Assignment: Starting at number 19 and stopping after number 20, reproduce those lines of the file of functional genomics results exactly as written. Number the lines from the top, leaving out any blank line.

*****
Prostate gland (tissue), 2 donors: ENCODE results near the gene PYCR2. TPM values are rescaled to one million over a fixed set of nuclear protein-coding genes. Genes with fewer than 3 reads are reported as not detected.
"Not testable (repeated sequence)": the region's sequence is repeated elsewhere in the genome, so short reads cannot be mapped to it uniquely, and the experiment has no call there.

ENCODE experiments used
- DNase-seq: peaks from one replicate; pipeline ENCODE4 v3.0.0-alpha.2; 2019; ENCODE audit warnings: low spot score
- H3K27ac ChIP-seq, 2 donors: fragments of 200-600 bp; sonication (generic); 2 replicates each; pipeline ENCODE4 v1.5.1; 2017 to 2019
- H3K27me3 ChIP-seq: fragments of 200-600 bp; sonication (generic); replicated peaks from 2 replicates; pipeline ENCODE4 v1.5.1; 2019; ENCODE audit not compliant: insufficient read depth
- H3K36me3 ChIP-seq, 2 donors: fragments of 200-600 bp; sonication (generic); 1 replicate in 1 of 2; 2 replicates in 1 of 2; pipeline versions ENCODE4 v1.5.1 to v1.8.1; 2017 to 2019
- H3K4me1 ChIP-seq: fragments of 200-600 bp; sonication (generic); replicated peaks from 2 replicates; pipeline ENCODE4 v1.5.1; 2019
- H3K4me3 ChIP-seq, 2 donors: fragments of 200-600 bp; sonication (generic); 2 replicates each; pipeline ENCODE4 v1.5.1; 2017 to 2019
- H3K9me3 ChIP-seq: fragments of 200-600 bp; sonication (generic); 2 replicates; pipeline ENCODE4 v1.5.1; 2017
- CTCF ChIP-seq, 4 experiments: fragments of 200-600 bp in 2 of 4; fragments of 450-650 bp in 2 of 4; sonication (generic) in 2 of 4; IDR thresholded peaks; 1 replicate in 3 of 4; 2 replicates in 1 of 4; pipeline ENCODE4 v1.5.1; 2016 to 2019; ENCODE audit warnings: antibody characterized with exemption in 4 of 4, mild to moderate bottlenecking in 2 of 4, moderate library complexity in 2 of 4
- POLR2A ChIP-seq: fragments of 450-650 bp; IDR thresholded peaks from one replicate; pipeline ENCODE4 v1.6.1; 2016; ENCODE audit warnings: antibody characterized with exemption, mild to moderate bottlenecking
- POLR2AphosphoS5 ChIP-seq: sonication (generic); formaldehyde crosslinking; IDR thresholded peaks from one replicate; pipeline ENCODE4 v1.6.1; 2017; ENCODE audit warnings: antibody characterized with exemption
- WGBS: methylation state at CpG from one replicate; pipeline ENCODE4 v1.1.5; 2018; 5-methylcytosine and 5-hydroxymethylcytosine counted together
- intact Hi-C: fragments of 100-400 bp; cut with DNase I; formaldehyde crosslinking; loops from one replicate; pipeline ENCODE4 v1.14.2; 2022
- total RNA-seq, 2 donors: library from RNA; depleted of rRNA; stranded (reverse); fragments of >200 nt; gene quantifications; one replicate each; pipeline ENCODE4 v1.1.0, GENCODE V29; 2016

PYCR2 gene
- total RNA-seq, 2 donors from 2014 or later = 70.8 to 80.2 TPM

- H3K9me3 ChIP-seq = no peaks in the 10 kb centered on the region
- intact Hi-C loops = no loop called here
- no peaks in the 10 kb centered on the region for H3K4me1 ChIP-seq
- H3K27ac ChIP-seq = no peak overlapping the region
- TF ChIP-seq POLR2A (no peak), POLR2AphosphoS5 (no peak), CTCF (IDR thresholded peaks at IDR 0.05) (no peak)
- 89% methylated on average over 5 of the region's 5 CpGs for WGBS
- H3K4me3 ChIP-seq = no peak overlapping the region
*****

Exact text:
- H3K9me3 ChIP-seq = no peaks in the 10 kb centered on the region
- intact Hi-C loops = no loop called here